Federal treasurer Scott Morrison has described new cheap coal power as “a bit of a myth,” pouring cold water on the Queensland Coalition’s push for a new coal plant in the state’s north, and suggesting a major rift in the LNP over the prospects for coal power in Australia.
“Let’s not think that there’s cheap new coal, there’s not,” Morrison said, according to the AFR, adding that a “[High Efficiency Low Emission coal-fired power station] takes seven years to turn up, so if we that is all of a sudden going to make your power bills cheap next month, it won’t.”
The comments, coming from the same man who brandished a lump of coal in Australia’s parliament, have been seized upon by the Labor party, as a sign of division in the LNP, both between the states and Canberra, and within Turnbull government ranks.
Among those who might disagree with Morrison are deputy PM Barnaby Joyce, who earlier this year said he would support a Clean Energy Target if it resulted in new coal plants. Recently removed Queensland senator and minister for resources, Matt Canavan, is another.
Adding to the confusion, federal energy minister Josh Frydenberg was busy affirming coal’s continued role in Australia’s energy mix – although he remains vague about what exactly that might be.
“We have written to the Australian Energy Market Operator to actually tell us what is needed in terms of dispatchable power, so that has been our clear position for some time,” Frydenberg said.
“Let’s wait and see what the advice of the market operator is as to what type of generation we need in the system. A (new coal) HELE plant does need to be considered, just as thermal gas generation does, just as renewables with storage does.”
But Frydenberg added that the government was keen “to ensure the best possible outcomes in the marketplace if the market itself can’t deliver that.”
Shadow energy minister, Mark Butler, was quick to respond to the apparent “internal divisions and confusion on energy policy” of the LNP.
“Turnbull government ministers can’t agree whether to listen to the market when it comes to new coal power or if they will ignore all advice and choose to invest in new coal themselves,” he said.
“We know the energy industry has repeatedly said they will not build new coal power plants, calling them ‘uninvestable’, a message once again delivered to the government just last week.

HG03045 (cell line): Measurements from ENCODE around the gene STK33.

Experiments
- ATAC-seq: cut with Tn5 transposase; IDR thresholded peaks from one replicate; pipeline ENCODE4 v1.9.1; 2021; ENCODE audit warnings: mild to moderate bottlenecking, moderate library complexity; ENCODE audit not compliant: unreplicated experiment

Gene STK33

“Yet Minister Frydenberg told SKY News yesterday that the new coal-fired power does have a role to play in Australia’s future energy mix … in spite of the fact a month ago he told ABC, ‘We don’t have a plan on the table to build a new coal-fired power station’,” Butler said.
“The division and confusion around the government’s plans for Australia’s energy future are adding to already crippling investment uncertainty and are driving investment away and prices and pollution up.
“Australia desperately needs and deserves a clear energy policy to secure affordable, reliable and clean energy,” he said.
Queensland Labor’s treasurer and acting energy minister Curtis Pitt also got in on the action, acknowledging Morrison’s honesty and generously agreeing that “the LNP’s expensive coal-fired power station would provide no short-term solution to federal government failures in the National Electricity Market.”
Pitt also noted that the Australian Industry Group had predicted electricity bills would need to double to sustain a coal fired power station in North Queensland.
“The LNP and Tim Nicholls don’t care about electricity prices paid by Queenslanders. That’s why power bills increased by 43 per cent under the LNP’s time in office, compared to an average of 1.9 per cent per year under Labor,” he said.
“Renewables are now the cheapest form of new generation to build and there are currently 17 large scale renewable projects financially committed in Queensland, 15 under construction right now – an investment of more than $2 billion supporting jobs in our regions.
“Once operational these projects will increase competition and put downward pressure on prices,” Pitt said.